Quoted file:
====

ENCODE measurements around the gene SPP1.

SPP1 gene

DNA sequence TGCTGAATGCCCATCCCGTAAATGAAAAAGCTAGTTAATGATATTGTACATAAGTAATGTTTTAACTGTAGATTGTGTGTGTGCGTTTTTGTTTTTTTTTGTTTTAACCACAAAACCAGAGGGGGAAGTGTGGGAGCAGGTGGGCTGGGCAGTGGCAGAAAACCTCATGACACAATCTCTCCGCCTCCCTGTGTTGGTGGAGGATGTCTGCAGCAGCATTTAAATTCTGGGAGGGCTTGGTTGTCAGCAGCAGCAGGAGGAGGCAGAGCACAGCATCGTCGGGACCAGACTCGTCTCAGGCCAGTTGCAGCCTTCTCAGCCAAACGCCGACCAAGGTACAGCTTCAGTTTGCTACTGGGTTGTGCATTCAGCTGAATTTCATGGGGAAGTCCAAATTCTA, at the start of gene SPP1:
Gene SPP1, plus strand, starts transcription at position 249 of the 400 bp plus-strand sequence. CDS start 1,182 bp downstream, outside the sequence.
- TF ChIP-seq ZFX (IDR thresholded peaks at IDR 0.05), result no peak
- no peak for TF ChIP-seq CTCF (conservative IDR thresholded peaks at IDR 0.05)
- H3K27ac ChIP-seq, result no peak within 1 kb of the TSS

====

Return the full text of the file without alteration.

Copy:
ENCODE measurements around the gene SPP1.

SPP1 gene

DNA sequence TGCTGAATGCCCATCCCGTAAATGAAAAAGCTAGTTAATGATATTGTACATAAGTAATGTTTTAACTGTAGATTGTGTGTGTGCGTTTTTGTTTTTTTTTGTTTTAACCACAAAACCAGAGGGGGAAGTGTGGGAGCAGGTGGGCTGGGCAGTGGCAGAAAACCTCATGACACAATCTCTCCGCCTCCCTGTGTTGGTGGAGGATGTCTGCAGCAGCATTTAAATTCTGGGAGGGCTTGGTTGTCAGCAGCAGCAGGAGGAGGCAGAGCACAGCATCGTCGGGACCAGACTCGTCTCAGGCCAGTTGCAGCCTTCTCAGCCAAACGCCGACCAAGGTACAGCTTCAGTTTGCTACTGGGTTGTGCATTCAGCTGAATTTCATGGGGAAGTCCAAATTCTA, at the start of gene SPP1:
Gene SPP1, plus strand, starts transcription at position 249 of the 400 bp plus-strand sequence. CDS start 1,182 bp downstream, outside the sequence.
- TF ChIP-seq ZFX (IDR thresholded peaks at IDR 0.05), result no peak
- no peak for TF ChIP-seq CTCF (conservative IDR thresholded peaks at IDR 0.05)
- H3K27ac ChIP-seq, result no peak within 1 kb of the TSS